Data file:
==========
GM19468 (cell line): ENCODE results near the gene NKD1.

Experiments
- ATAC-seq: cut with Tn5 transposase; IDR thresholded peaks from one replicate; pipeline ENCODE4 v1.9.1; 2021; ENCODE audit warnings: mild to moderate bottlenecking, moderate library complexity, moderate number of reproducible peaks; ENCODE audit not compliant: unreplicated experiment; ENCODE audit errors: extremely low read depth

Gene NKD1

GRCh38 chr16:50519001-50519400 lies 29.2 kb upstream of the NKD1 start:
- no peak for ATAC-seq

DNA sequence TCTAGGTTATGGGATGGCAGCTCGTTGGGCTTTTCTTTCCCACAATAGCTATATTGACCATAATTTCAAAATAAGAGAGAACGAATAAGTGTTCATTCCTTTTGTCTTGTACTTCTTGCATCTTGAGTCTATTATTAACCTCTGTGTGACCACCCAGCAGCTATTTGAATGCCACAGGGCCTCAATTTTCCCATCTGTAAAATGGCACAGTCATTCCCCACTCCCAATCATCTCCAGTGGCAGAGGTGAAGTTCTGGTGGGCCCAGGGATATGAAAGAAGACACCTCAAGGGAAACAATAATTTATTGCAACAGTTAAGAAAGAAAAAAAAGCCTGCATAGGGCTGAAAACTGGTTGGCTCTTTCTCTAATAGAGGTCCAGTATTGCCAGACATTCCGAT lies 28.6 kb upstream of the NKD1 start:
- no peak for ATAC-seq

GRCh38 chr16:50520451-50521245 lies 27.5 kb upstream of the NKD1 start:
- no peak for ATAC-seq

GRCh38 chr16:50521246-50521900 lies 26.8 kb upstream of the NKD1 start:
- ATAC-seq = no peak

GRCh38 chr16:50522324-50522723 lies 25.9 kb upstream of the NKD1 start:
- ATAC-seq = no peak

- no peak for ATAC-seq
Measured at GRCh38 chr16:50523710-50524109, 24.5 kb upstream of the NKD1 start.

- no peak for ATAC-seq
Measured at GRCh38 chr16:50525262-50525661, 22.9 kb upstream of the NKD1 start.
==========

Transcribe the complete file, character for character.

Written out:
GM19468 (cell line): ENCODE results near the gene NKD1.

Experiments
- ATAC-seq: cut with Tn5 transposase; IDR thresholded peaks from one replicate; pipeline ENCODE4 v1.9.1; 2021; ENCODE audit warnings: mild to moderate bottlenecking, moderate library complexity, moderate number of reproducible peaks; ENCODE audit not compliant: unreplicated experiment; ENCODE audit errors: extremely low read depth

Gene NKD1

GRCh38 chr16:50519001-50519400 lies 29.2 kb upstream of the NKD1 start:
- no peak for ATAC-seq

DNA sequence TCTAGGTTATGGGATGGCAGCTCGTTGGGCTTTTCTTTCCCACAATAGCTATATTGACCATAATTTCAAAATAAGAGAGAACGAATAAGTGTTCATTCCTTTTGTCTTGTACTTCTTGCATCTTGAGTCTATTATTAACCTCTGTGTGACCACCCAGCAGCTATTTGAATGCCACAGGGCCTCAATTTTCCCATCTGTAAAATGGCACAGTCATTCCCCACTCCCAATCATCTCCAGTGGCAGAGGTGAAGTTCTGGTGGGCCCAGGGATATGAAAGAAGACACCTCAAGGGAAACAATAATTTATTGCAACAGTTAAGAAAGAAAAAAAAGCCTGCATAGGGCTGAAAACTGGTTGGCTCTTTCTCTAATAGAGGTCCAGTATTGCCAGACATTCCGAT lies 28.6 kb upstream of the NKD1 start:
- no peak for ATAC-seq

GRCh38 chr16:50520451-50521245 lies 27.5 kb upstream of the NKD1 start:
- no peak for ATAC-seq

GRCh38 chr16:50521246-50521900 lies 26.8 kb upstream of the NKD1 start:
- ATAC-seq = no peak

GRCh38 chr16:50522324-50522723 lies 25.9 kb upstream of the NKD1 start:
- ATAC-seq = no peak

- no peak for ATAC-seq
Measured at GRCh38 chr16:50523710-50524109, 24.5 kb upstream of the NKD1 start.

- no peak for ATAC-seq
Measured at GRCh38 chr16:50525262-50525661, 22.9 kb upstream of the NKD1 start.